Check out how ACDHH is celebrating 2019's Better Hearing and Speech Month, and Communication for All, by watching some of the videos below!
Kicking off Better Hearing and Speech Month, Dr. Juliette Sterkens speaks about hearing loss, hearing aids, and loops. She recommends that if you suspect you have hearing loss, get a hearing test, make sure the hearing healthcare provider tests you for speech-in-noise, get a telecoil, and do your homework.
Quiet Restaurants Help Hard of Hearing People Hear Better
Here are some tips:
remember to request to sit in a quiet area
choose a high-backed booth
don’t sit near the windows or doors
stay away from the kitchen and bars
make sure you have good lighting so you can lipread
in pleasant weather, consider sitting on the patio
if you can have your meal earlier or later than normal, that will also help!
Here are some restaurants in Arizona that are quiet:
Dianna Nanez, reporter for the Arizona Republic newspaper, experienced hearing loss for a day. In this article she describes her experiences.
Alvan Adams with the Phoenix Suns volunteered to be "Hard of Hearing" for a day for a panel discussion at ALDAcon 2015. In this video he shares his experiences on what it was like to experience hearing loss for a day.
Luis “Gonzo” Gonzales with the Arizona Diamondbacks volunteered to be "Hard of Hearing" for a day for a panel discussion at ALDAcon 2015. In this video he shares his experiences on what it was like to experience hearing loss for a day.
Priscilla with MIX 96.9 volunteered to be "Hard of Hearing" for a day for a panel discussion at ALDAcon 2015. In this video she shares her experiences on what it was like to experience hearing loss for a day.
JJ Putz with the Arizona Diamondbacks volunteered to be "Hard of Hearing" for a day for a panel discussion at ALDAcon 2015. In this video he shares his experiences on what it was like to experience hearing loss for a day.
We've randomly tested some of the hottest toys on the market this year and have discovered some that are just too loud for little ears, along with some suggestions of safer toys.
According to the American Speech-Language Hearing Association, a noisy toy is any toy that measures over 85 decibels (dB). You can download a free decibel meter app onto your smartphone to measure the sound of a toy. One of the most accurate sound level apps is the Armstrong Ceiling Solutions Sound Level Meter.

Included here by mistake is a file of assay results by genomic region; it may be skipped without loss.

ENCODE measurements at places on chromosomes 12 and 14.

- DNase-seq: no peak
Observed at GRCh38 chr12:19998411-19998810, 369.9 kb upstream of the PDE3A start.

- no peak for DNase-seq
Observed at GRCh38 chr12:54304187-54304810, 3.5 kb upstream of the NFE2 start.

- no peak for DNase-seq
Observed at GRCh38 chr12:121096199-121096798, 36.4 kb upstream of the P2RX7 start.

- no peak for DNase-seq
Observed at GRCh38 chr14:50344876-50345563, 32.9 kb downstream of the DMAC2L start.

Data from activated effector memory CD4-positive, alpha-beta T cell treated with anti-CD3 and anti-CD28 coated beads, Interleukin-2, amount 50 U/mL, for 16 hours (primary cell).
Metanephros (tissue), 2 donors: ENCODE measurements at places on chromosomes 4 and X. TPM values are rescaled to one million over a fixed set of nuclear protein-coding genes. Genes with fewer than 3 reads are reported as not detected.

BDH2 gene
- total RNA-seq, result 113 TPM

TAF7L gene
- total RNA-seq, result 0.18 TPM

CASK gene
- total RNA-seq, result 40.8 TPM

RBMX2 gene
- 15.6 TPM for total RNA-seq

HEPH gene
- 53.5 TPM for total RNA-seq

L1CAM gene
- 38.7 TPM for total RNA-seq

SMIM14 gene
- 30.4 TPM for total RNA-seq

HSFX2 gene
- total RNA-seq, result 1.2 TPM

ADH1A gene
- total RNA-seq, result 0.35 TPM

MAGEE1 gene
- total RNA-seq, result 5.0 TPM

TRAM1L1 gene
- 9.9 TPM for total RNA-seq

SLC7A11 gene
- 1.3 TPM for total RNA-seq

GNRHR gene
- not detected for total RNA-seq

Noisy toys can damage children's hearing. When children are exposed to loud sounds, they become accustomed to loud as normal. But loud noise is not normal and not healthy for a child's hearing.
Here are some tips for how to buy toys that don't harm little ears.
Remember that children often place the speaker of the toy right next to their ear. Some of the ways to make the noisy toy safer are to put tape over the speaker, make sure the toy is set on the lowest volume possible (some toys are adjustable), take the batteries out, place foam behind the speaker if possible, and limit time spent with the toy.
Other considerations include the environment in which the child is playing with the toy. Are other children present, and are they also playing with toys that create sound? The decibel level in the room can become unsafe. Exposure to 100 dB for 15 minutes will damage hearing.
The Sight & Hearing Association conducts tests on the sound level of toys every year and the U.S. PIRG also reports on toy dangers every year, to include toys that are too loud. Both organizations have inspired ACDHH's work in this area.
The Veteran's Administration (VA) purchases more hearing aids than any other organization or company in the U.S. Veterans and service members frequently report hearing loss and/or tinnitus issues. If you are a veteran, please consult with the VA to see if you can benefit from their audiology services.
HLAA also provides veterans with free and low-cost services. Please visit www.hearingloss.org for more info.
If you believe your hearing loss has disabled you and you are not able to work, you can apply for disability benefits through the Social Security Administration. Please be aware that receiving approval for benefits is often a long process.
In the meantime, if you want to work but your disability is impacting your ability to find a job, please connect with the Vocational Rehabilitation program in Arizona (a program under the Department of Economic Security).
There are 3 cochlear implant companies in the U.S.: Advanced Bionics, Cochlear Americas, and Med-El. Some offer surgical solutions for both sensorineural and conductive hearing loss. Learn more here: